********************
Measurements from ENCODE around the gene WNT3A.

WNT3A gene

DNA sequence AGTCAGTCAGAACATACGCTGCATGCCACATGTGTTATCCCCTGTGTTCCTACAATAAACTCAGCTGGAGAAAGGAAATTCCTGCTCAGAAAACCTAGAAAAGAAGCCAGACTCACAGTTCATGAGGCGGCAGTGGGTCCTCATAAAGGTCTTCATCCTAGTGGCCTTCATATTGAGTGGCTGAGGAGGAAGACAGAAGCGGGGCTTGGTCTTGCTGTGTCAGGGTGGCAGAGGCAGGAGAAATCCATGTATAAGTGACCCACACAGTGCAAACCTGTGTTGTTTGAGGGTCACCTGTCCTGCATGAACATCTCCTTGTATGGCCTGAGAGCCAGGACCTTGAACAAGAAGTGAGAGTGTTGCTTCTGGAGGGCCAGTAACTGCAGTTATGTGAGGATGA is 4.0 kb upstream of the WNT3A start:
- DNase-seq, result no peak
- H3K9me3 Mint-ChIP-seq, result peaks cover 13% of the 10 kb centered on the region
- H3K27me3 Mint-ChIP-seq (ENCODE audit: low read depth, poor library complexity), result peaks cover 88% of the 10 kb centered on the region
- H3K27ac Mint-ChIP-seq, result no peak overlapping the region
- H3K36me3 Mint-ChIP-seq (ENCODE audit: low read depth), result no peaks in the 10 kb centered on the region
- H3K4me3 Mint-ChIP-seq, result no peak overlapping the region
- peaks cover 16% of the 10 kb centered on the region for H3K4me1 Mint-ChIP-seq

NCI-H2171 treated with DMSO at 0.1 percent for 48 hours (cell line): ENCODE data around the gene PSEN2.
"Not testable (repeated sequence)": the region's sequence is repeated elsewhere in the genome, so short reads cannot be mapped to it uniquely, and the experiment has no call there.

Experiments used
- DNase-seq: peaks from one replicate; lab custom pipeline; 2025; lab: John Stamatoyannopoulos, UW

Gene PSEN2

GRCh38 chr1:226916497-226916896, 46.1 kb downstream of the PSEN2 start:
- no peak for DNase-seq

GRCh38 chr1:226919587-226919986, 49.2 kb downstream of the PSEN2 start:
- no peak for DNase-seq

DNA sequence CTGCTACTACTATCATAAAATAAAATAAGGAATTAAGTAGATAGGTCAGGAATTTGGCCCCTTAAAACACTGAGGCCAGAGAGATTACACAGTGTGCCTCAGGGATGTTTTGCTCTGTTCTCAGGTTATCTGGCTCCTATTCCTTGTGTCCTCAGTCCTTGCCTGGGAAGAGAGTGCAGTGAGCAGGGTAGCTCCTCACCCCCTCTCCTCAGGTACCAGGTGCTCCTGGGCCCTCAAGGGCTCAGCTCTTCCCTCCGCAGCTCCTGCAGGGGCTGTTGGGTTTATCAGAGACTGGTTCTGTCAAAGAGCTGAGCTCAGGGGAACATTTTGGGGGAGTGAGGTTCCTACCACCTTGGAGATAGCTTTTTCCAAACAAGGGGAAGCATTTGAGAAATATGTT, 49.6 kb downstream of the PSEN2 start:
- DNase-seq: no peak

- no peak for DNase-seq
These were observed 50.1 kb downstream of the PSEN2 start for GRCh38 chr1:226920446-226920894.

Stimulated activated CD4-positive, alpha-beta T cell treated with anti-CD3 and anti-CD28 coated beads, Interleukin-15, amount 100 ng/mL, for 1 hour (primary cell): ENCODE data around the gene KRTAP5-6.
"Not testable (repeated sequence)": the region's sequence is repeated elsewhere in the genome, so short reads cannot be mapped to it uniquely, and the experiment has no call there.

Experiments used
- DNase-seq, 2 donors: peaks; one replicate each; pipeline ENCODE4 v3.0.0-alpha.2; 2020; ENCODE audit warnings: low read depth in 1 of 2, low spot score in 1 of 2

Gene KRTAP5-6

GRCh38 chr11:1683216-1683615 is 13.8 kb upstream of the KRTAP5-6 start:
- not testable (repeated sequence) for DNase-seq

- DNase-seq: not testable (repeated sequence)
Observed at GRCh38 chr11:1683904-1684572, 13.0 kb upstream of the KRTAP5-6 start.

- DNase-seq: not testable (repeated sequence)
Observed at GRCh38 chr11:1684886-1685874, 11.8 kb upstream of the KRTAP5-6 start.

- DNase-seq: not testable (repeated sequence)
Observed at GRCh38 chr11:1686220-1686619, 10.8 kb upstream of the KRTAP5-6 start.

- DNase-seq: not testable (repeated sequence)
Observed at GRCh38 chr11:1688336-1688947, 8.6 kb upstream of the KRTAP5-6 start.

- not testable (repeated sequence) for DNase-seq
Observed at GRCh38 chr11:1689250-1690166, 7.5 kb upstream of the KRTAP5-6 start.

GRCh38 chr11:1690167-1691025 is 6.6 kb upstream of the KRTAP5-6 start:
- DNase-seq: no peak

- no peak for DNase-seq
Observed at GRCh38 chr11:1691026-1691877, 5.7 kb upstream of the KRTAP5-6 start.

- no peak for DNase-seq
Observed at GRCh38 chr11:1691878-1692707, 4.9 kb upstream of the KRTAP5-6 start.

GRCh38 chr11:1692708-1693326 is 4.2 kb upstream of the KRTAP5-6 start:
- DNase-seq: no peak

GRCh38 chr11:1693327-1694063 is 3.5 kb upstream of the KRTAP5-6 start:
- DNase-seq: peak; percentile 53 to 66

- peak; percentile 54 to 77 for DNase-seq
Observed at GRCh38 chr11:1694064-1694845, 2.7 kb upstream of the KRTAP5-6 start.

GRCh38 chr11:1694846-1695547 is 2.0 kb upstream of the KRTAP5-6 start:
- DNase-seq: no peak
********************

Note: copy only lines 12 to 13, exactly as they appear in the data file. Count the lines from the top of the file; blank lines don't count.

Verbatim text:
"Not testable (repeated sequence)": the region's sequence is repeated elsewhere in the genome, so short reads cannot be mapped to it uniquely, and the experiment has no call there.

Experiments used